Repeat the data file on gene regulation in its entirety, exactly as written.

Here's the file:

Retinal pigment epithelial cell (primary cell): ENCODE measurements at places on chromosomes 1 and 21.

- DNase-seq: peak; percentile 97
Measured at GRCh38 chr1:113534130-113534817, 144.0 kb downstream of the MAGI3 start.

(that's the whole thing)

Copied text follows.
Retinal pigment epithelial cell (primary cell): ENCODE measurements at places on chromosomes 1 and 21.

- DNase-seq: peak; percentile 97
Measured at GRCh38 chr1:113534130-113534817, 144.0 kb downstream of the MAGI3 start.